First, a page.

Hill County, Montana

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Hill County, Montana
Hill County Courthouse.JPG
Hill County Courthouse in Havre
Map of Montana highlighting Hill County
Location in the state of Montana
Map of the United States highlighting Montana
Montana's location in the U.S.
Founded 1912
Named for James J. Hill
Seat Havre
Largest city Havre
 • Total 2,916 sq mi (7,552 km2)
 • Land 2,899 sq mi (7,508 km2)
 • Water 17 sq mi (44 km2), 0.6%
 • (2010) 16,096
 • Density 5.6/sq mi (2/km²)
Congressional district At-large
Time zone Mountai
Website www.co.hill.mt.us

Hill County is a county located in the U.S. state of Montana. As of the 2010 census, the population was 16,096.[1] Its county seat is Havre.[2] It is south from the Canadian borders of Alberta and Saskatchewan.


The first European-American settlement was Fort Assinniboine, first garrisoned by the United States Army in 1879. Fifteen of the original 104 structures from the fort are still standing.

The county is named after James J. Hill, president of the Great Northern Railway Company, which built the rail line across Montana as part of the Transcontinental Railroad to the Pacific coast.


According to the U.S. Census Bureau, the county has a total area of 2,916 square miles (7,550 km2), of which 2,899 square miles (7,510 km2) is land and 17 square miles (44 km2) (0.6%) is water.[3]

Hill County is on the "Hi-Line" in north-central Montana. It borders Blaine County to the east, Liberty County to the west, Chouteau County to the south, and Canada to the north. Hill County contains Beaver Creek park, the largest county park in the nation.

It is one of the few locations in the United States to have an antipodal point on land, and its community of Rudyard is the only populated such place. The Kerguelen Islands are on the opposite side of the earth from parts of Hill County, while the antipodal points of almost all other places in the United States lie in the Indian Ocean.

Adjacent counties[edit]

Major highways[edit]

National protected areas[edit]


Historical population
Census Pop.
1920 13,958
1930 13,775 −1.3%
1940 13,304 −3.4%
1950 14,285 7.4%
1960 18,653 30.6%
1970 17,358 −6.9%
1980 17,985 3.6%
1990 17,654 −1.8%
2000 16,673 −5.6%
2010 16,096 −3.5%
Est. 2014 16,596 3.1%
U.S. Decennial Census[4]
1790-1960[5] 1900-1990[6]
1990-2000[7] 2010-2013[1]

As of the census[8] of 2000, there were 16,673 people, 6,457 households, and 4,255 families residing in the county. The population density was 6 people per square mile (2/km²). There were 7,453 housing units at an average density of 3 per square mile (1/km²). The racial makeup of the county was 79.55% White, 0.09% Black or African American, 17.30% Native American, 0.37% Asian, 0.02% Pacific Islander, 0.35% from other races, and 2.32% from two or more races. 1.25% of the population were Hispanic or Latino of any race. 21.1% were of German, 13.5% Norwegian, 8.7% Irish, 6.7% American and 6.2% English ancestry according to Census 2000. 93.9% spoke English, 3.3% Cree and 2.0% German as their first language.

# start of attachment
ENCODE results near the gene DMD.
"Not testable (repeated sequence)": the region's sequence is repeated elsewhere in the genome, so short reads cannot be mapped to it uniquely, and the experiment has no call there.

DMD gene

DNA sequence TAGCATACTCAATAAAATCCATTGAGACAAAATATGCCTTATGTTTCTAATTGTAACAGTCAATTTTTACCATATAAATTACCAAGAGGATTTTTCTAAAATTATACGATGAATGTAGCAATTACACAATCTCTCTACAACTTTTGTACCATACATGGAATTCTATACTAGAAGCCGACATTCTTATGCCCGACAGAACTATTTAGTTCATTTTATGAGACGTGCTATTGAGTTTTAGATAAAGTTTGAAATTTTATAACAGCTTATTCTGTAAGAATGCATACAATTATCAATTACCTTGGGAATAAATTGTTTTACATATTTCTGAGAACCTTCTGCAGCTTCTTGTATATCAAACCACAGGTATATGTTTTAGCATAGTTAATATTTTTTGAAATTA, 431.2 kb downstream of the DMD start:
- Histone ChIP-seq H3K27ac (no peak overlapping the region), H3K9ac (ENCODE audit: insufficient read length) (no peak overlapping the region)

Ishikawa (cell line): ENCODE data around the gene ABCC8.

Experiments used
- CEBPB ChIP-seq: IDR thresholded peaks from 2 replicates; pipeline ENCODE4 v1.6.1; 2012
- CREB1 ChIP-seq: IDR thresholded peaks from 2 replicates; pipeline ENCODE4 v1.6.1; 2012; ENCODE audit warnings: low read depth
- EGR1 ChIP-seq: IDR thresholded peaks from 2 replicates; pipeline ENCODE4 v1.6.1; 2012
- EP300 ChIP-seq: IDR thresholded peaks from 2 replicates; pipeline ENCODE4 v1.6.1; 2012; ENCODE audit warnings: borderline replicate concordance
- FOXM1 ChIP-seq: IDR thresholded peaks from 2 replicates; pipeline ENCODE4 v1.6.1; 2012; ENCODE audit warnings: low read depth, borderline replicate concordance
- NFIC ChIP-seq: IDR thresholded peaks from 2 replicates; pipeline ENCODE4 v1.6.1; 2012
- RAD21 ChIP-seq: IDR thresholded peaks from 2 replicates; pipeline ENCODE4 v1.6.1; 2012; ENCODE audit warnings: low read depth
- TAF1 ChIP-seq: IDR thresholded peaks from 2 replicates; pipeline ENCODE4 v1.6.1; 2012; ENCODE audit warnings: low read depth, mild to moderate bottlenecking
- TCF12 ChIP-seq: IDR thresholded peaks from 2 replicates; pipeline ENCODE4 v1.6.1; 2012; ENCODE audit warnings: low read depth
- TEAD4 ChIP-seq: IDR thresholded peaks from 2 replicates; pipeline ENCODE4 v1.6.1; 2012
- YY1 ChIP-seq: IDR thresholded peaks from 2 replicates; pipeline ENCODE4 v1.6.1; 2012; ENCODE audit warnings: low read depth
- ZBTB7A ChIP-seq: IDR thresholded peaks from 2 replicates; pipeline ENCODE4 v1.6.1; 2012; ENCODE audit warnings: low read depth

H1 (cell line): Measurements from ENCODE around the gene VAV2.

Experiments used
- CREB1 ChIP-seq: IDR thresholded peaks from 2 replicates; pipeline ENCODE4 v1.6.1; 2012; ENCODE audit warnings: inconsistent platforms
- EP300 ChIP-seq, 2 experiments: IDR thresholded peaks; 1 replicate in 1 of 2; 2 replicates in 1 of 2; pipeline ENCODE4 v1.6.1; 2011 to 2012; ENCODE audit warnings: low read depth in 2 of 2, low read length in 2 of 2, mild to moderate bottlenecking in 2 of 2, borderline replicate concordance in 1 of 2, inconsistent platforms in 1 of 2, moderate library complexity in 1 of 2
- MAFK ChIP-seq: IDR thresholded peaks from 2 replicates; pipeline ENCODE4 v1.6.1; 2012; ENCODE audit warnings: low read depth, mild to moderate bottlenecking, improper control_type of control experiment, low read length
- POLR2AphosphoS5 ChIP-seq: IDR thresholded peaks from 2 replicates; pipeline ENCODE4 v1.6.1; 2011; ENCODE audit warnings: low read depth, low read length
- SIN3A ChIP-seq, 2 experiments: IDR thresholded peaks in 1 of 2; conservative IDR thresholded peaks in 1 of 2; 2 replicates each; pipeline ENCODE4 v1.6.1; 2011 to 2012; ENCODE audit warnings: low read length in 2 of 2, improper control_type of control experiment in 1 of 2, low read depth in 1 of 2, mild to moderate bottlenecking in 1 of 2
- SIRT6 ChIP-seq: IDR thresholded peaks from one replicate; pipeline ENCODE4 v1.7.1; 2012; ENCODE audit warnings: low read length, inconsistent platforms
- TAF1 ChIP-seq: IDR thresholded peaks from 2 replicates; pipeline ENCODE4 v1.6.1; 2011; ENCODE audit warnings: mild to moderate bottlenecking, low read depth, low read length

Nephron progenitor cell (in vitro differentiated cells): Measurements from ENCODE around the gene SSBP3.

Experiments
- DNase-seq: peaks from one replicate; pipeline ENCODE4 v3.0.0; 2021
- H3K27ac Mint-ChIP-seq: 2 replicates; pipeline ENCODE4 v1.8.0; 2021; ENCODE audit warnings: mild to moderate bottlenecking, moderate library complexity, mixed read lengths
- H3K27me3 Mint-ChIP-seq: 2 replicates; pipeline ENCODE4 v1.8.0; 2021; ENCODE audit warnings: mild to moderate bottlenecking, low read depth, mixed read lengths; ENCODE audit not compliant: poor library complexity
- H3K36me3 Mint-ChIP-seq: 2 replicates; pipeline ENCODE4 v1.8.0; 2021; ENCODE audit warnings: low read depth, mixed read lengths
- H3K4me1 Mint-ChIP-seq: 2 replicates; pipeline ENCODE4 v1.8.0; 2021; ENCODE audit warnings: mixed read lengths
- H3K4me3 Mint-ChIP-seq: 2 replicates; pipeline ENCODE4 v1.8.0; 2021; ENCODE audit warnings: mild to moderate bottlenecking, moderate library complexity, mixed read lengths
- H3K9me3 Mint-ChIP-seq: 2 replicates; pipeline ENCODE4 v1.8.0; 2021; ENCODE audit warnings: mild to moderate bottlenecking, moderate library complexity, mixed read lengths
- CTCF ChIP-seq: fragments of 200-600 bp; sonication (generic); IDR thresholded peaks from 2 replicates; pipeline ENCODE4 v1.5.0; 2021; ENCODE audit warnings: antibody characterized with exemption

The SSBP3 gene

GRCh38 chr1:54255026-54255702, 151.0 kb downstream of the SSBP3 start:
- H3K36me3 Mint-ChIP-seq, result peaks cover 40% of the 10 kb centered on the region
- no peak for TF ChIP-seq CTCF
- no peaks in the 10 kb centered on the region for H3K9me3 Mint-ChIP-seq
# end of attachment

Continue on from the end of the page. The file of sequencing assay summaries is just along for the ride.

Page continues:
There were 6,457 households out of which 34.30% had children under the age of 18 living with them, 50.50% were married couples living together, 10.90% had a female householder with no husband present, and 34.10% were non-families. 28.60% of all households were made up of individuals and 11.40% had someone living alone who was 65 years of age or older. The average household size was 2.53 and the average family size was 3.15.

In the county the population was spread out with 28.20% under the age of 18, 11.60% from 18 to 24, 26.00% from 25 to 44, 21.40% from 45 to 64, and 12.80% who were 65 years of age or older. The median age was 34 years. For every 100 females there were 99.30 males. For every 100 females age 18 and over, there were 96.40 males.

The median income for a household in the county was $30,781, and the median income for a family was $38,179. Males had a median income of $29,908 versus $19,874 for females. The per capita income for the county was $14,935. About 15.30% of families and 18.40% of the population were below the poverty line, including 23.30% of those under age 18 and 9.00% of those age 65 or over.




Census-designated places[edit]

Unincorporated community[edit]

See also[edit]


  1. ^ a b "State & County QuickFacts". United States Census Bureau. Retrieved September 15, 2013. 
  2. ^ "Find a County". National Association of Counties. Retrieved 2011-06-07. 
  3. ^ "2010 Census Gazetteer Files". United States Census Bureau. August 22, 2012. Retrieved November 28, 2014. 
  4. ^ "U.S. Decennial Census". United States Census Bureau. Retrieved November 28, 2014. 
  5. ^ "Historical Census Browser". University of Virginia Library. Retrieved November 28, 2014. 
  6. ^ "Population of Counties by Decennial Census: 1900 to 1990". United States Census Bureau. Retrieved November 28, 2014. 
  7. ^ "Census 2000 PHC-T-4. Ranking Tables for Counties: 1990 and 2000" (PDF). United States Census Bureau. Retrieved November 28, 2014. 
  8. ^ "American FactFinder". United States Census Bureau. Retrieved 2008-01-31. 

Coordinates: 48°38′N 110°07′W / 48.63°N 110.11°W / 48.63; -110.11